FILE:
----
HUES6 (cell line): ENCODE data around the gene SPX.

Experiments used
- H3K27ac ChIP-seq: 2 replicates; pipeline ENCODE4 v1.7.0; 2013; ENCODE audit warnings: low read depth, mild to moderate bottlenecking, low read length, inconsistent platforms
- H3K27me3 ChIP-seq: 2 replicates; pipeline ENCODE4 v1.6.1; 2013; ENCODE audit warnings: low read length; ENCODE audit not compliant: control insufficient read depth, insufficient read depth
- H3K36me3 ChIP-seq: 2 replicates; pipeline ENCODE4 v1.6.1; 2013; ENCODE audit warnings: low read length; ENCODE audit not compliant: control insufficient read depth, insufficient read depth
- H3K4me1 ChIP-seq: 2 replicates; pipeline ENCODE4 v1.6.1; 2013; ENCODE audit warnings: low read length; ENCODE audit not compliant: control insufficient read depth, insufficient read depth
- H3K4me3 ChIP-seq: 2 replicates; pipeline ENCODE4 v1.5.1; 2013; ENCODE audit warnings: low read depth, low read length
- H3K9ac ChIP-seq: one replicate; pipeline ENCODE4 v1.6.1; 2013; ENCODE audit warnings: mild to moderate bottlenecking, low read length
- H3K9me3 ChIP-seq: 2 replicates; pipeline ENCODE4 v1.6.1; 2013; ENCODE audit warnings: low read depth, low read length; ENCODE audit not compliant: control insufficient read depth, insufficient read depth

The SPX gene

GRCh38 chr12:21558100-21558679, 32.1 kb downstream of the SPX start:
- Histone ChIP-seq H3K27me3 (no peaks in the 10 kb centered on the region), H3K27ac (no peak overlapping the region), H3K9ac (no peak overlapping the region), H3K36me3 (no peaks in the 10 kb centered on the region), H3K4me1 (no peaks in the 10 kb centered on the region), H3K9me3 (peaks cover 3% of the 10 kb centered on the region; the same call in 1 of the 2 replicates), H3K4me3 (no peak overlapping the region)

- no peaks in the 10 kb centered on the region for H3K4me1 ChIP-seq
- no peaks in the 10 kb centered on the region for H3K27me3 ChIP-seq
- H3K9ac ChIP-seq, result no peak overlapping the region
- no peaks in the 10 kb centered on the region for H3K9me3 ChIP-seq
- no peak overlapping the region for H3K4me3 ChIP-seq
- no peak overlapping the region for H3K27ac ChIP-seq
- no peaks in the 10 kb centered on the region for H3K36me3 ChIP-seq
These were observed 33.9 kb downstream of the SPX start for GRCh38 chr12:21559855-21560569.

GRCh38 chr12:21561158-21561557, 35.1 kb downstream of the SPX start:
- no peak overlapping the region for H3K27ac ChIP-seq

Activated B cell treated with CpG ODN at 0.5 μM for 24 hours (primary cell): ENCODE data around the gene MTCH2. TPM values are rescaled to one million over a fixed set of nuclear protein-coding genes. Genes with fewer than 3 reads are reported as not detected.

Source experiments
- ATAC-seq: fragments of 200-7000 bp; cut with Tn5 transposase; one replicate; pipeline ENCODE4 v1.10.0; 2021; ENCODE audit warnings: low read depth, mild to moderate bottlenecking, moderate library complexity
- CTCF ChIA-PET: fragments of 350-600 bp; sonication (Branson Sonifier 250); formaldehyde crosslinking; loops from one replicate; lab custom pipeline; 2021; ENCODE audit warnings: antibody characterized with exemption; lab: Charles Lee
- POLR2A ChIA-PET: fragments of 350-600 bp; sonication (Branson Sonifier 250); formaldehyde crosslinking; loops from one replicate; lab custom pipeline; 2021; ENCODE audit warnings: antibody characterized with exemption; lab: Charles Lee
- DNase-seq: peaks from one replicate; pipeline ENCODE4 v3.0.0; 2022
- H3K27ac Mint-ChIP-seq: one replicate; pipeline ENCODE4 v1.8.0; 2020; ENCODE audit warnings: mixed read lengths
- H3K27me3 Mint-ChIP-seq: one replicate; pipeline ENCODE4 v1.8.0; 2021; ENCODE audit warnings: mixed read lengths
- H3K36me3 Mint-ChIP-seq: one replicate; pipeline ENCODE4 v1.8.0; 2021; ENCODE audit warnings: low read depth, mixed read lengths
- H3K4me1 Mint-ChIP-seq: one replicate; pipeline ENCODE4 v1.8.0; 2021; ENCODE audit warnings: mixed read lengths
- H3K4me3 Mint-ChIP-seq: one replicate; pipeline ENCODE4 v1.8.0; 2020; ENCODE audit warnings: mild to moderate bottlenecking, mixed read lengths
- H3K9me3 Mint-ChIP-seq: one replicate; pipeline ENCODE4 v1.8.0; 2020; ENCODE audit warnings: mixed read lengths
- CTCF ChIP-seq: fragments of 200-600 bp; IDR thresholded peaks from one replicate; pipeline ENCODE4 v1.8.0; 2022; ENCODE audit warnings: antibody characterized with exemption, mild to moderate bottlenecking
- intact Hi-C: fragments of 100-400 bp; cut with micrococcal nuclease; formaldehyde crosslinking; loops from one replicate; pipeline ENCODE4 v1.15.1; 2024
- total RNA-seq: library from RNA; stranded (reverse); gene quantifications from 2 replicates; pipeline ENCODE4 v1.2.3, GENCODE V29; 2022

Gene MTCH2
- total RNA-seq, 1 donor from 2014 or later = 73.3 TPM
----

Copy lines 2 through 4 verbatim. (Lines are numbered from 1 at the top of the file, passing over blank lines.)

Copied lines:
Experiments used
- H3K27ac ChIP-seq: 2 replicates; pipeline ENCODE4 v1.7.0; 2013; ENCODE audit warnings: low read depth, mild to moderate bottlenecking, low read length, inconsistent platforms
- H3K27me3 ChIP-seq: 2 replicates; pipeline ENCODE4 v1.6.1; 2013; ENCODE audit warnings: low read length; ENCODE audit not compliant: control insufficient read depth, insufficient read depth